§6 Retaining Ring

A retaining ring 60 for use with the mask assembly 10 is show in FIGS. 7, 8, 9, 11, and in more detail in FIGS. 26 to 29. The ring 60 can be manufactured from any appropriate material such as polycarbonate.

The ring 60 has an outer diameter of approximately 33 mm and a thickness of 9 mm. Other exemplary dimensions are shown in FIG. 27. FIGS. 8 and 9 show how the retaining ring is positioned in the mask assembly in use.

Illustrated in the cross sectional views of FIGS. 8 and 9 and in FIGS. 26 to 29 it can be seen that the retaining ring 60 comprises a cylinder 62, an annular front flange 64 and a rear flange 66, which between them form an annular groove 67. The rear flange 66 is adapted to be inserted and retained within a complementary shaped channel 524 adjacent the front aperture 30.3 of a shell/cushion 30, 130, 230, 330.

The front flange 64 provides a square rear surface 65 which forms the front wall of the groove 67. Further the rim 68 of the front flange 64 is bevelled or tapered so that when it enters the tapered entry way on the elbow 50, it will force the undercuts 50.2 to pass thereover.

It will be noted that the rear flange 66 is symmetrical in shape, while the front flange 64 is not. Further the rear flange 66 is set back from the rear end of the cylinder 62, whereby a cylindrical portion 69 protrudes axially rearwardly away from the rear face of the rear flange 66.

Illustrated in FIGS. 118 to 123 is another form of the retaining ring 160 which is similar to the ring 60, and like parts have been like numbered. The ring 160 differs from the ring 60 in that it has a symmetrical configuration so that it can be inserted in either orientation. The front and rear flanges, both marked with numeral 64 are a mirror image of each other and are shaped similarly to the front flange 64 of the ring 60. That is both include a rim 68 which is bevelled or tapered. It will be noted that the ring 160 does not include a rearwardly axially extending cylindrical portion such as is present on the ring 60 as feature 69.

As can be seen from the cross section of FIG. 120, the aperture through the ring 160 has convergent-divergent walls 160.1 and 160.2. These walls are angled or tapered at an angle of 20° so as to assist in the moulding of the ring 160, and to prevent jamming of the proximal end 50.1 of elbows 50 and 250 when these elbows are disconnected from the ring 160.

The shape of the groove 524 on the shell/cushion to receive the flange 64 of ring 160 is preferably of a complementary shape to allow the ring 160 to provide support.

§7 Assembly of the Components

Assembly of Version 1 of a mask system described in chapter §1 above, will now be described with reference to FIGS. 7, 8 and 9.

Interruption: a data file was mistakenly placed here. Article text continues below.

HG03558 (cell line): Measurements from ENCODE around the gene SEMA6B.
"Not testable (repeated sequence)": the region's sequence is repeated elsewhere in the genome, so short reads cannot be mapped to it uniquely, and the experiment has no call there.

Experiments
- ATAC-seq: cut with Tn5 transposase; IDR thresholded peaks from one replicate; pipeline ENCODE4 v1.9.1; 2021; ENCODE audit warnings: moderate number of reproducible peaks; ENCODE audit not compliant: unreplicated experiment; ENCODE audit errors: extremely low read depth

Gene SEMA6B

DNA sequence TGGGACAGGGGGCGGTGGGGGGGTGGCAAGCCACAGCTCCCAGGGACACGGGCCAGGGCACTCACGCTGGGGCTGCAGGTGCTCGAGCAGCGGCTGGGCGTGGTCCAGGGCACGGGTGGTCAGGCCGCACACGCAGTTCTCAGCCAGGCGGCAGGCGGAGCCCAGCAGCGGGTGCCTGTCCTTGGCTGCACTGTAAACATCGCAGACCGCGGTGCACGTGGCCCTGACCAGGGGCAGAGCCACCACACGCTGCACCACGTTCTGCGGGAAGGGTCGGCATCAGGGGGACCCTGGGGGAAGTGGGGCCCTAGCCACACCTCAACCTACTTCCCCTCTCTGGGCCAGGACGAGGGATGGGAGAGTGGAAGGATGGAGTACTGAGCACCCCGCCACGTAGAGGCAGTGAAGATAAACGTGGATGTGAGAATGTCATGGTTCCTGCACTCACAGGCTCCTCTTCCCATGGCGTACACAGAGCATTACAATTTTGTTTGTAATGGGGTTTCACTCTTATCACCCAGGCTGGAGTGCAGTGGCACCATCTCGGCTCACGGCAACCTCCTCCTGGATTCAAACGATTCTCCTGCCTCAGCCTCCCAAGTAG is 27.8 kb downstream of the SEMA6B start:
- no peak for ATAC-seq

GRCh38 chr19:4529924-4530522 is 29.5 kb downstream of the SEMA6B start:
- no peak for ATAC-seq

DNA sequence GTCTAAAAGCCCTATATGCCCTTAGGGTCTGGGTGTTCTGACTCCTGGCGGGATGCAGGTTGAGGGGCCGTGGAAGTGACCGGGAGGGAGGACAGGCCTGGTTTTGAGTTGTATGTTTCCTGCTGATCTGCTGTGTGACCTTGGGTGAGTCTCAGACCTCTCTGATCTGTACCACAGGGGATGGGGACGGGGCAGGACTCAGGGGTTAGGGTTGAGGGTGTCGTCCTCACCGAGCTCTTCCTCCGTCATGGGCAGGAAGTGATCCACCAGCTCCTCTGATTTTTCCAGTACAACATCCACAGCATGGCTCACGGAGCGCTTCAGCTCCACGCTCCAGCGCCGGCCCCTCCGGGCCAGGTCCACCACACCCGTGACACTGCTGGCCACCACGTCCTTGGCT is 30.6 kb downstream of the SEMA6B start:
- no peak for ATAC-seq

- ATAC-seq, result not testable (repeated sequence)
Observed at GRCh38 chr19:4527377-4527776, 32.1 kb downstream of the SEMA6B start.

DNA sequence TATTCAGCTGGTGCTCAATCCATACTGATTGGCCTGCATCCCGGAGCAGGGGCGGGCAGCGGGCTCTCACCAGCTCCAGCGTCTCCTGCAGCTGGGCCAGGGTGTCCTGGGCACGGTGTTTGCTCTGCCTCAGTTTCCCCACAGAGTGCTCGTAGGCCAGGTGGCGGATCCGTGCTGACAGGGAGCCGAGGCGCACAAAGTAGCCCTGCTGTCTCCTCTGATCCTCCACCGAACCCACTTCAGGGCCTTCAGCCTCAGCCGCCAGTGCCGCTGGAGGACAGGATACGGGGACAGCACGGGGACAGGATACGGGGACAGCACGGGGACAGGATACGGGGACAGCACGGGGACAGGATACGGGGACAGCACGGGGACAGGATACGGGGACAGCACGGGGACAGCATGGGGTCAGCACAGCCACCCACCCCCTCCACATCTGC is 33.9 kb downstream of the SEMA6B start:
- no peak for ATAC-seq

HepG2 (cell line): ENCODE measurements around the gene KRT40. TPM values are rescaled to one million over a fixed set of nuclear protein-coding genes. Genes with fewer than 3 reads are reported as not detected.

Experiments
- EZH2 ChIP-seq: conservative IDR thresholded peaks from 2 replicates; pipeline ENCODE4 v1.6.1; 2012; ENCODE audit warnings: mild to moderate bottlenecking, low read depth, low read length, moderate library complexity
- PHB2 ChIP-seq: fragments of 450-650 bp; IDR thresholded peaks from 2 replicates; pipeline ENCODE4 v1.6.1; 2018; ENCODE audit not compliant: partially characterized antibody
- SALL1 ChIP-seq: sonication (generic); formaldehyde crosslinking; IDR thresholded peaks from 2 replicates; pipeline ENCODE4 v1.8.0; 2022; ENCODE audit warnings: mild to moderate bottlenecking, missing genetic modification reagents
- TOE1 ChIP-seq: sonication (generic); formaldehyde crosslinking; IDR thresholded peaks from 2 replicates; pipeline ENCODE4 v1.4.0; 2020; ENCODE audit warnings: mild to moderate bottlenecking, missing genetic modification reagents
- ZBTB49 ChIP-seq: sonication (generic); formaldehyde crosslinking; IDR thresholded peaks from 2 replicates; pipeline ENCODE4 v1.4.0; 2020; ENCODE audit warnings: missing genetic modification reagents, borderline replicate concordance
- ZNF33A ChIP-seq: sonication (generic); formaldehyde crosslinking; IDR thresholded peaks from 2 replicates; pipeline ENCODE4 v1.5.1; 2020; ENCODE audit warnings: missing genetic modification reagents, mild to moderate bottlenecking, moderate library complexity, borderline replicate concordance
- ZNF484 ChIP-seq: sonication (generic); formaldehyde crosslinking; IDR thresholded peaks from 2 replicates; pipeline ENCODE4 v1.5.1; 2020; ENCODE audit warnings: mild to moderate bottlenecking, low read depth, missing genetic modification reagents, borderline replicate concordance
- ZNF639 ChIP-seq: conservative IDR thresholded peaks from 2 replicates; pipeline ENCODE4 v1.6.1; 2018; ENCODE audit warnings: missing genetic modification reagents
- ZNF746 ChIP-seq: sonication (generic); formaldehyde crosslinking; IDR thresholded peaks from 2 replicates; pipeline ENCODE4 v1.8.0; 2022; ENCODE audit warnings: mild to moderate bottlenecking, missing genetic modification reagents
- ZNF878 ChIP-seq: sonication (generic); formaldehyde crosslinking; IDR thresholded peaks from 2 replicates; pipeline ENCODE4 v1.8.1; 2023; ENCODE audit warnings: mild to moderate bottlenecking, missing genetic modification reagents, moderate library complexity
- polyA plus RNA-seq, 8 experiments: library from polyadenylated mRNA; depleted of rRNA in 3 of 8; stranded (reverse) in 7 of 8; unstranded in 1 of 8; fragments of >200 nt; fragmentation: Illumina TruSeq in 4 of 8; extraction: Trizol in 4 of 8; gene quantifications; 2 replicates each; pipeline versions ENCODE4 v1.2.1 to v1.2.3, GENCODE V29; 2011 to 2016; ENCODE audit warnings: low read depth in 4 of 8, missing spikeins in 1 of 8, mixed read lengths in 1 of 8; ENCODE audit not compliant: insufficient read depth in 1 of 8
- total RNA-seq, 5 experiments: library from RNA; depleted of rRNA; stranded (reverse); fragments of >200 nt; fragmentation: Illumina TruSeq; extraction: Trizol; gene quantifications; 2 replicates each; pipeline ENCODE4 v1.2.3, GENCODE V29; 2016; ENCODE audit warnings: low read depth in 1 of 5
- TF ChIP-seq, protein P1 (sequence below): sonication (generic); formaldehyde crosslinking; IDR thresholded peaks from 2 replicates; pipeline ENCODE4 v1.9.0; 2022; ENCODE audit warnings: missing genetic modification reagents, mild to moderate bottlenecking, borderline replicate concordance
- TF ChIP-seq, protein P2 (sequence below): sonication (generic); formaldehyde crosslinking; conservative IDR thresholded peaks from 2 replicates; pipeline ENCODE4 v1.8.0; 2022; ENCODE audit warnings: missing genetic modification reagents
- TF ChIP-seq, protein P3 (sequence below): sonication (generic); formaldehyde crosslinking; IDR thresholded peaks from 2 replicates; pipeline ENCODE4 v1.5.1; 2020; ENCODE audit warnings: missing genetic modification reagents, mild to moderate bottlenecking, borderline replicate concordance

A frame 40 is pushed into position on the shell/cushion 30 from the front of the shell/cushion 30 and is inserted and engages with the channel 140 on the shell/cushion 30. The retaining ring 60 is adapted to engage with a channel 250 on the shell/cushion 30. The process is similar for the first embodiment.

Illustrated in the cross sectional views of FIGS. 8 and 9 of the mask assembly 10, the connection between the elbow 50, retaining ring 60 and shell/cushion 30 is visible. The rear flange 66 of the retaining ring 60 is adapted to be inserted and retained within in the channel 524 adjacent the front aperture 30.3 of a shell/cushion 30.

The undercut 50.2 on the elbow 50 is adapted to engage with the rear surface 65 of the front flange 64, thus retaining the elbow 50.

When the proximal end 50.1 passes though the retaining ring 60, seal is formed between a flange or flap 526 on the shell/cushion 30 and the proximal end 32 of the elbow 50. In this way, a leak proof seal, which allows rotation of the elbow 50 relative to the shell/cushion 30 is formed, since the flange or flap 526 extends over the proximal end of the elbow in an annular fashion. This results in a conformable seal between the shell/cushion and elbow.

Assembly of Version 7 of a mask system described in the §1 Introduction above, will now be described with reference to FIGS. 122 to 125.

Assembly of Version 7 is very similar to that of version 1 described above, except that instead of a single piece frame 40 a two piece frame, made up of pieces 240 and 340 is used, and instead of a shell/cushion 30 with a channel 140 being used a shell/cushion 330 with a peripheral flange 330.1 is used The assembly of: (a) the frame to the shell/cushion; and (b) the retaining ring and elbow to the shell/cushion; can be done in any order.